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Herb of Grace
by Rosa Nouchette Carey
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"Cedric always said they were good sort of girls."

"Cedric—oh, he is their hero. By the bye, Mr. Herrick, did you know the Jacobis were staying a mile and a half from Fettercairn? Ah I thought so"—as Malcolm started and frowned—"I was sure that bad boy never let any of you know."

"Were they there all the time?"

"Yes, they all travelled together. Mr. Jacobi had taken the cottage they call Shepherd's Hut, because at one time Sir Richard's shepherd lived there; but a room or two has been added, and people take it for the fishing. Alick rather thought of it himself, only the rooms are so small, and one of the chimneys smoked; we were far more comfortable at the shooting-lodge."

"I suppose Miss Jacobi was there too?"

"Of course she was there," in a significant tone, "and Cedric and Dick Wallace spent most of their time with them. I believe they fished, and wandered over the moors, and when they were not at Shepherd's Hut the Jacobis were at the Hall. Mr. Herrick, I am afraid—I am really afraid that that foolish boy Cedric is head over ears in love with Leah Jacobi."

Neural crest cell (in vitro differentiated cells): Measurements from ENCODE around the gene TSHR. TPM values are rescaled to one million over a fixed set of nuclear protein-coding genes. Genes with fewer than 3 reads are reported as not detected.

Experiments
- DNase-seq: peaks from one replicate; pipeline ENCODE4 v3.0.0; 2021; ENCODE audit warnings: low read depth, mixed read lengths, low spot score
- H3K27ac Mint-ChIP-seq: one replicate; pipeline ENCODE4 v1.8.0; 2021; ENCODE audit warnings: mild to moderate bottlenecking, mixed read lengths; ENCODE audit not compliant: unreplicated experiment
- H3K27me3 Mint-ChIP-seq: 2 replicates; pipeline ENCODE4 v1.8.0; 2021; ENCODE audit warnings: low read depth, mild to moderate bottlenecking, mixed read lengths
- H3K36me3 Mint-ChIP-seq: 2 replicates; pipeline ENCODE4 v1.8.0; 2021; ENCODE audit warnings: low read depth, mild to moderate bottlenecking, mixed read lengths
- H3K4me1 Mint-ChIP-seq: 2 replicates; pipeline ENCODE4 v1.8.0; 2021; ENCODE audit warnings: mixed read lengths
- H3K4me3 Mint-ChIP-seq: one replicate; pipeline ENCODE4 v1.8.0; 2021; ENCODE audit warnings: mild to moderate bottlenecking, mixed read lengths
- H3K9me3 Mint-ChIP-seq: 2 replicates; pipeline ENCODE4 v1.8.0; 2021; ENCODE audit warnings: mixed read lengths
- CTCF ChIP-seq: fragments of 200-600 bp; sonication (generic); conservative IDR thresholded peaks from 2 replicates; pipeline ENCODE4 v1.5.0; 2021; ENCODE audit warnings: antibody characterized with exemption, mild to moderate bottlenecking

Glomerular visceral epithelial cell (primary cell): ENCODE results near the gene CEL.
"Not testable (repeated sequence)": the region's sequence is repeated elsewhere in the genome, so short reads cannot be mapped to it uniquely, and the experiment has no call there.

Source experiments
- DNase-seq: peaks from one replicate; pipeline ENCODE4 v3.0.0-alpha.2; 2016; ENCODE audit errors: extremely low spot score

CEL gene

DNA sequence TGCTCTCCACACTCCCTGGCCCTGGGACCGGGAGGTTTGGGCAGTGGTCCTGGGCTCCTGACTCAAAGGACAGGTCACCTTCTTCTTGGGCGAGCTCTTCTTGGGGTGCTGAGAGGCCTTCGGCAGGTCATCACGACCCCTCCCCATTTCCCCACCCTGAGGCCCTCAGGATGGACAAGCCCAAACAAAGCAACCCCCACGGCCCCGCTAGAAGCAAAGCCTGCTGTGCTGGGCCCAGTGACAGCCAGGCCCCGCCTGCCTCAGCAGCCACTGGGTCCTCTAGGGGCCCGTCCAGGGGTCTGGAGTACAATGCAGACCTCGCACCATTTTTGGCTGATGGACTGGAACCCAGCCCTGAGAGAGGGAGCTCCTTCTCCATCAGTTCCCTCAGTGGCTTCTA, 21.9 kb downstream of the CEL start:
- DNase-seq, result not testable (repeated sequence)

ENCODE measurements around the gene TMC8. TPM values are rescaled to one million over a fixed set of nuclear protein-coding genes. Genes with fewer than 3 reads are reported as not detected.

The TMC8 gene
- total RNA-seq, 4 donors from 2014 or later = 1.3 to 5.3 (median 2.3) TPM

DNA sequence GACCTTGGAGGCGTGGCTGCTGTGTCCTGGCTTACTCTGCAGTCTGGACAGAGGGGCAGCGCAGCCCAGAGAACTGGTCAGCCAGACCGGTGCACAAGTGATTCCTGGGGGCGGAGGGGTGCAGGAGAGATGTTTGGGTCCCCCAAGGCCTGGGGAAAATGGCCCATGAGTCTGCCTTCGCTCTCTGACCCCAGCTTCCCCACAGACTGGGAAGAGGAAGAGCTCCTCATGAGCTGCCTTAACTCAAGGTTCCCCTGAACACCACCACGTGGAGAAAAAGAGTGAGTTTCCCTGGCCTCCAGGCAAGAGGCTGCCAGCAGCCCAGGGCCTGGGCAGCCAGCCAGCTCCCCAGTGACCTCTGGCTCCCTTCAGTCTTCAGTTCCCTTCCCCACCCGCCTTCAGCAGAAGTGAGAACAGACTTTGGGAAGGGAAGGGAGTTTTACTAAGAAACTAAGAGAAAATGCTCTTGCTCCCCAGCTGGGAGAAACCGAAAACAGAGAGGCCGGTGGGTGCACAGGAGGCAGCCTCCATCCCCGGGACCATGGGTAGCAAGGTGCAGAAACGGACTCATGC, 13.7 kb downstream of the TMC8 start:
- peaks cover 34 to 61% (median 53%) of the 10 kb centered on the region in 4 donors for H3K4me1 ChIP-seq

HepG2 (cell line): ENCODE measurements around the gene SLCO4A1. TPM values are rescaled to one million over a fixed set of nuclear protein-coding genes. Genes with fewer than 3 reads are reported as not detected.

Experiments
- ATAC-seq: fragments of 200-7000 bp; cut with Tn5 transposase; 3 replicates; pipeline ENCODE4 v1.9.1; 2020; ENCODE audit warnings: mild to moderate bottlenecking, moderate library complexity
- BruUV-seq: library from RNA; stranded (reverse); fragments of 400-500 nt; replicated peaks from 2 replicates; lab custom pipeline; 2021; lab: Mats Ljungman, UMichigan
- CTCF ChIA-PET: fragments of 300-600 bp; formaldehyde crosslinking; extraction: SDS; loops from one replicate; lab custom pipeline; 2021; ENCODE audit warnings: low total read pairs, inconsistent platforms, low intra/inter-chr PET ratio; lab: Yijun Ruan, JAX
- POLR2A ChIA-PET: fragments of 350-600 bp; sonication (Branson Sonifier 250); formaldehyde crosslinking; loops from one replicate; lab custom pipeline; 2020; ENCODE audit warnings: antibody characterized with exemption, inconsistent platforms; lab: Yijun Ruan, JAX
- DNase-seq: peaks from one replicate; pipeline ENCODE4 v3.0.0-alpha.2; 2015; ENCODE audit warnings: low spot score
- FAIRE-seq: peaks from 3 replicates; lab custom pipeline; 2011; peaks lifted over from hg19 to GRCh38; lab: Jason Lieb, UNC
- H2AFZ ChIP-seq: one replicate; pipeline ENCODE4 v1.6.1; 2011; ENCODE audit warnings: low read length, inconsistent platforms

"It looks rather shady," acknowledged Malcolm; "he is not the sort of fellow to keep things to himself." Then with a sudden change of tone—"Did you tell his sisters?"

"I just mentioned the fact of their being there; and then Elizabeth's engagement occupied my attention. Young Dick was half in love too. Miss Jacobi is really very handsome, but, as Alick says, she ought to marry a man at least ten years older."